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Norman Mactas Ackerman v. John Herbert Ackerman

February 9, 2012

NORMAN MACTAS ACKERMAN,
PLAINTIFF,
v.
JOHN HERBERT ACKERMAN, DEFENDANT.



The opinion of the court was delivered by: John G. Koeltl, District Judge:

MEMORANDUM OPINION AND ORDER

This action is a bitter intra-family dispute in which the pro se plaintiff, Norman Ackerman, sued his son, the defendant John Ackerman. The plaintiff alleges that he entrusted certain property to the defendant when the plaintiff was sent to prison. The defendant allegedly sold the property and the plaintiff now seeks to impose a constructive trust on the proceeds from that sale. The defendant has moved to dismiss the Complaint pursuant to Rule 12(b)(6) of the Federal Rules of Civil Procedure as time barred, and pursuant 28 U.S.C. § 1915(e), based on the alleged misstatements in the plaintiff's application to proceed in forma pauperis. Jurisdiction is alleged pursuant to 28 U.S.C. § 1331 based on diversity of citizenship.*fn1

I.

In deciding a motion to dismiss pursuant to Rule 12(b)(6), the allegations in the Complaint are accepted as true, and all reasonable inferences must be drawn in the plaintiff's favor. McCarthy v. Dun & Bradstreet Corp., 482 F.3d 184, 191 (2d Cir. 2007). The Court's function on a motion to dismiss is "not to weigh the evidence that might be presented at a trial but merely to determine whether the complaint itself is legally sufficient." Goldman v. Belden, 754 F.2d 1059, 1067 (2d Cir. 1985). The Court should not dismiss the complaint if the plaintiff has stated "enough facts to state a claim to relief that is plausible on its face." Bell Atl. Corp. v. Twombly, 550 U.S. 544, 570 (2007). "A claim has facial plausibility when the plaintiff pleads factual content that allows the court to draw the reasonable inference that the defendant is liable for the misconduct alleged." Ashcroft v. Iqbal, 129 S. Ct. 1937, 1949 (2009). While the Court should construe the factual allegations in the light most favorable to the plaintiff, "the tenet that a court must accept as true all of the allegations contained in the complaint is inapplicable to legal conclusions." Id.

When faced with a pro se complaint, the Court must "construe [the] complaint liberally and interpret it to raise the strongest arguments that it suggests." Chavis v. Chappius, 618 F.3d 162, 170 (2d Cir. 2010) (brackets and internal quotation marks omitted). "Even in a pro se case, however, ... threadbare recitals of the elements of a cause of action, supported by mere conclusory statements, do not suffice." Id. (internal quotation marks omitted). Thus, although the Court is "obligated to draw the most favorable inferences" that the complaint supports, it "cannot invent factual allegations that [the plaintiff] has not pled." Id.; see also Mallet v. Johnson, No. 09 Civ. 8430, 2011 WL 2652570, at *1 (S.D.N.Y. July 7, 2011).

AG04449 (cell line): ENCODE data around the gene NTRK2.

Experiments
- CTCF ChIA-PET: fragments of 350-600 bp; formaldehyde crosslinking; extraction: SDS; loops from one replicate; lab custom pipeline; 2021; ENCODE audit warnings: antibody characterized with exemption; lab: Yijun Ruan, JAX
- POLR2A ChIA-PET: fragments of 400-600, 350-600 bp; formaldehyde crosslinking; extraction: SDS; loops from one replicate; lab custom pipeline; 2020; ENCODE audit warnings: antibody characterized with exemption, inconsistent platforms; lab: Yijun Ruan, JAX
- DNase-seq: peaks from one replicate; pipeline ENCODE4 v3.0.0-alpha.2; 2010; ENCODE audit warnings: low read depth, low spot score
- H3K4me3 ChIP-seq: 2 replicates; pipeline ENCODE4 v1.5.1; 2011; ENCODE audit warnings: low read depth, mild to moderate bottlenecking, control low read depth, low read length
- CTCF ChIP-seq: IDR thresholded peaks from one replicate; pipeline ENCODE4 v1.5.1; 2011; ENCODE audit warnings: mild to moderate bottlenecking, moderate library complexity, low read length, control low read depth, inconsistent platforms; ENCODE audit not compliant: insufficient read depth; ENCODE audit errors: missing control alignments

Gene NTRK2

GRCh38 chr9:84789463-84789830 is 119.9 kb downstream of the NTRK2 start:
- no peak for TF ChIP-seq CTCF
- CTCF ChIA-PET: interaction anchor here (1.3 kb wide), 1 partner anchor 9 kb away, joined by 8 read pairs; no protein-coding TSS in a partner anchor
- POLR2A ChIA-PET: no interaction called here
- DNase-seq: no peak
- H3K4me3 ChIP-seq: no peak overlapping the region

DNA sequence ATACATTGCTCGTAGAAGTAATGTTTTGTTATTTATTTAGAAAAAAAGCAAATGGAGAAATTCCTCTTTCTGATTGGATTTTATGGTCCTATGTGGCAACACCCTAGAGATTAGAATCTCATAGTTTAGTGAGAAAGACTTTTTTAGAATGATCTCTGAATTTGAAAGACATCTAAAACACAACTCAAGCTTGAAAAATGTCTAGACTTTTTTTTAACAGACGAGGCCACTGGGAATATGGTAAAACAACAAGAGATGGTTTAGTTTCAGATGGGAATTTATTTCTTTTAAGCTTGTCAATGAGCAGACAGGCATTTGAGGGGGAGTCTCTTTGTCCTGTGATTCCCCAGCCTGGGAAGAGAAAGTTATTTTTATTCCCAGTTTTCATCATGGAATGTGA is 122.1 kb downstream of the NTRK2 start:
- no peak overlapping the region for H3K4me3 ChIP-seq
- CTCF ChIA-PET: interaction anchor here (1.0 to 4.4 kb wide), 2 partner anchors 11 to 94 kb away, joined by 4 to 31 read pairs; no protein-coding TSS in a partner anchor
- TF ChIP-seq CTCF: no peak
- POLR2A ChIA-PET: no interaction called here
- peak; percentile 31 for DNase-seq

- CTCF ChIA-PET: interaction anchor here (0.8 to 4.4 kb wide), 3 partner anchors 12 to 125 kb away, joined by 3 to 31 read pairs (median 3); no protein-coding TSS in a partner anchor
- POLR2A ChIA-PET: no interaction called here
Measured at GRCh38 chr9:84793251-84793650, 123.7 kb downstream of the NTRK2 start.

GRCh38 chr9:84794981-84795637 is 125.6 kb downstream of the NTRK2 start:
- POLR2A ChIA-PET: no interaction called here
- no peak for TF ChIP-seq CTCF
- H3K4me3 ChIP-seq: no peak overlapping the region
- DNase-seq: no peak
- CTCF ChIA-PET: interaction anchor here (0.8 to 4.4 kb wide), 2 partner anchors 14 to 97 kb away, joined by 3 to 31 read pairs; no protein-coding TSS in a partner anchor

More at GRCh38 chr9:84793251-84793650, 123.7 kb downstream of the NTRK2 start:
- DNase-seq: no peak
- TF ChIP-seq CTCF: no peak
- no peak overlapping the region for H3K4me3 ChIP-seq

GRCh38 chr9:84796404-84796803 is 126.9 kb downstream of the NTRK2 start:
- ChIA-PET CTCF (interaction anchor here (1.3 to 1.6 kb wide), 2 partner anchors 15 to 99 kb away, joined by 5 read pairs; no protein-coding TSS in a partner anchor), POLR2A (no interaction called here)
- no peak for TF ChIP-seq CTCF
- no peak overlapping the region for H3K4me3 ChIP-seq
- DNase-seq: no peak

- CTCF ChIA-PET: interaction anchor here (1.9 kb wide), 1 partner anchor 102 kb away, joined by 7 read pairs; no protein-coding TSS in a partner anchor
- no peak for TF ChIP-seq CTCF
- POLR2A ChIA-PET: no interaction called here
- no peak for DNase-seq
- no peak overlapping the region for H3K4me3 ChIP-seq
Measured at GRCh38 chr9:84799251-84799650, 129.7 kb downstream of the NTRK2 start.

II.

The following allegations are assumed to be true for the purposes of this motion:

In 1968, the plaintiff purchased a brownstone building at 27 West 74th Street in Manhattan (the "Brownstone"), and he thereafter used the Brownstone to conduct his medical practice. (Compl. ¶ 7.) In September of 1991, the plaintiff, who was then under indictment for Medicaid fraud in New York County, transferred the Brownstone and its contents to the defendant. (Compl. ¶¶ 8-9.)

The plaintiff alleges that he affected this transfer because he was "concerned for his ability . . . to manage and maintain" the Brownstone if he were incarcerated. (Compl. ¶ 8.) The plaintiff alleges that he transferred the Brownstone, and its contents and furnishings, for no consideration, and in reliance on a fiduciary relationship that existed between himself and the defendant. (Compl. ¶¶ 4-6, 9-11.) The defendant was to hold the Brownstone and its contents "intrust [sic] for the plaintiff, to be returned to plaintiff" upon his release. (Compl. ¶ 9.)

The defendant sold the Brownstone while the plaintiff was incarcerated, using the proceeds to purchase other properties. (Compl. ¶ 12a.)

The plaintiff was released from incarceration in November of 1996. (Compl. ¶ 11.) Thereafter, "on various dates, plaintiff did demand from defendant" the return of the Brownstone and its contents, or the proceeds from the sale. However, these demands were refused. (Compl. ¶ 12b.)

The plaintiff filed this lawsuit in September of 2010. He seeks a constructive trust upon the Brownstone and its contents, or upon the proceeds from their sale, including the properties subsequently purchased by the defendant. (Compl. ¶ 13.) The defendant has moved to dismiss the Complaint pursuant to Rule 12(b)(6) as time barred, and pursuant 28 U.S.C. § 1915(e), based on the alleged misstatements in the plaintiffs application to proceed in forma pauperis.

III.

An action to impose a constructive trust is subject to a six year statute of limitations. See, e.g., Pate v. Pate, 791 N.Y.S.2d 849, 849 (App. Div. 2d Dep't 2005); see also N.Y. C.P.L.R. ยง 213(1). In a case where, as here, the trust property was transferred to a third party in violation of the alleged trust, the statute of limitations begins to run when the defendant "convey[s] the property out of the plaintiffs' reach." Delango v. Delango, 609 N.Y.S.2d 680, 681 (App. Div. 2d Dep't 1994). Here, the Complaint alleges that the property was sold to a third party some time before November of 1996. The six year statute of limitations plainly had run by September of 2010, almost fourteen years later, when the plaintiff filed this action. Dismissal is proper when a claim is time-barred based on the allegations in the ...


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